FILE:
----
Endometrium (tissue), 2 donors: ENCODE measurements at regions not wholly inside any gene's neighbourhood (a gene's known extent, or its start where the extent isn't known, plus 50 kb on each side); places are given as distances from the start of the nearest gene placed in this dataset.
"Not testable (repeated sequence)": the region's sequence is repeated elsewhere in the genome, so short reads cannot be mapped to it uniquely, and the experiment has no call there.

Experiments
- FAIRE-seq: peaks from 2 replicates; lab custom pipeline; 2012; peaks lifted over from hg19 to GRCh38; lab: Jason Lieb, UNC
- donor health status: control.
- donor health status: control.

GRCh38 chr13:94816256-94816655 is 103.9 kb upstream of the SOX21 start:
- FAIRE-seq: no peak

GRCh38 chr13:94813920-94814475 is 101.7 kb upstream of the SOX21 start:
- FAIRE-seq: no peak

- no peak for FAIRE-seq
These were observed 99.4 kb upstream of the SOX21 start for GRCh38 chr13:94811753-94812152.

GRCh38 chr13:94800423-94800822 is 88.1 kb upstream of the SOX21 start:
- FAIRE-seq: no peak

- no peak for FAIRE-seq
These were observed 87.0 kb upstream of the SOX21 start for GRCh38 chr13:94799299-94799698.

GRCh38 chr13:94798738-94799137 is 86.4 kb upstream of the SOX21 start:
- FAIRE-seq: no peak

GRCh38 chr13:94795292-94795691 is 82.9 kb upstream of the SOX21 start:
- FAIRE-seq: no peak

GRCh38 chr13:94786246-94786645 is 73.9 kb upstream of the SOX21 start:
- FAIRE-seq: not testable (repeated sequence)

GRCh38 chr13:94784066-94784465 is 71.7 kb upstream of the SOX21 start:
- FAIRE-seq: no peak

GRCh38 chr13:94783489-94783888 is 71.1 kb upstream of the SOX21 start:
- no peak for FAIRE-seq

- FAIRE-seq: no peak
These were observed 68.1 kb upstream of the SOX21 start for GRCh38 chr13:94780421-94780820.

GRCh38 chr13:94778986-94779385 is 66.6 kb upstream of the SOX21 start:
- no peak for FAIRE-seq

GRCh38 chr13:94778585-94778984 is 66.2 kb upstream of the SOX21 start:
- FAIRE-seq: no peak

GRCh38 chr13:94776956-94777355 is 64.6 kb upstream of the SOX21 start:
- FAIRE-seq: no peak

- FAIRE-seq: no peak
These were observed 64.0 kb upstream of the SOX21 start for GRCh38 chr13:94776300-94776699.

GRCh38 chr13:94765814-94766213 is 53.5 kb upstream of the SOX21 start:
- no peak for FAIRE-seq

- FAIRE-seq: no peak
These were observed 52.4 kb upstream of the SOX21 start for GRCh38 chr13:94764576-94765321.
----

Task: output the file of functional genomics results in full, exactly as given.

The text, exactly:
Endometrium (tissue), 2 donors: ENCODE measurements at regions not wholly inside any gene's neighbourhood (a gene's known extent, or its start where the extent isn't known, plus 50 kb on each side); places are given as distances from the start of the nearest gene placed in this dataset.
"Not testable (repeated sequence)": the region's sequence is repeated elsewhere in the genome, so short reads cannot be mapped to it uniquely, and the experiment has no call there.

Experiments
- FAIRE-seq: peaks from 2 replicates; lab custom pipeline; 2012; peaks lifted over from hg19 to GRCh38; lab: Jason Lieb, UNC
- donor health status: control.
- donor health status: control.

GRCh38 chr13:94816256-94816655 is 103.9 kb upstream of the SOX21 start:
- FAIRE-seq: no peak

GRCh38 chr13:94813920-94814475 is 101.7 kb upstream of the SOX21 start:
- FAIRE-seq: no peak

- no peak for FAIRE-seq
These were observed 99.4 kb upstream of the SOX21 start for GRCh38 chr13:94811753-94812152.

GRCh38 chr13:94800423-94800822 is 88.1 kb upstream of the SOX21 start:
- FAIRE-seq: no peak

- no peak for FAIRE-seq
These were observed 87.0 kb upstream of the SOX21 start for GRCh38 chr13:94799299-94799698.

GRCh38 chr13:94798738-94799137 is 86.4 kb upstream of the SOX21 start:
- FAIRE-seq: no peak

GRCh38 chr13:94795292-94795691 is 82.9 kb upstream of the SOX21 start:
- FAIRE-seq: no peak

GRCh38 chr13:94786246-94786645 is 73.9 kb upstream of the SOX21 start:
- FAIRE-seq: not testable (repeated sequence)

GRCh38 chr13:94784066-94784465 is 71.7 kb upstream of the SOX21 start:
- FAIRE-seq: no peak

GRCh38 chr13:94783489-94783888 is 71.1 kb upstream of the SOX21 start:
- no peak for FAIRE-seq

- FAIRE-seq: no peak
These were observed 68.1 kb upstream of the SOX21 start for GRCh38 chr13:94780421-94780820.

GRCh38 chr13:94778986-94779385 is 66.6 kb upstream of the SOX21 start:
- no peak for FAIRE-seq

GRCh38 chr13:94778585-94778984 is 66.2 kb upstream of the SOX21 start:
- FAIRE-seq: no peak

GRCh38 chr13:94776956-94777355 is 64.6 kb upstream of the SOX21 start:
- FAIRE-seq: no peak

- FAIRE-seq: no peak
These were observed 64.0 kb upstream of the SOX21 start for GRCh38 chr13:94776300-94776699.

GRCh38 chr13:94765814-94766213 is 53.5 kb upstream of the SOX21 start:
- no peak for FAIRE-seq

- FAIRE-seq: no peak
These were observed 52.4 kb upstream of the SOX21 start for GRCh38 chr13:94764576-94765321.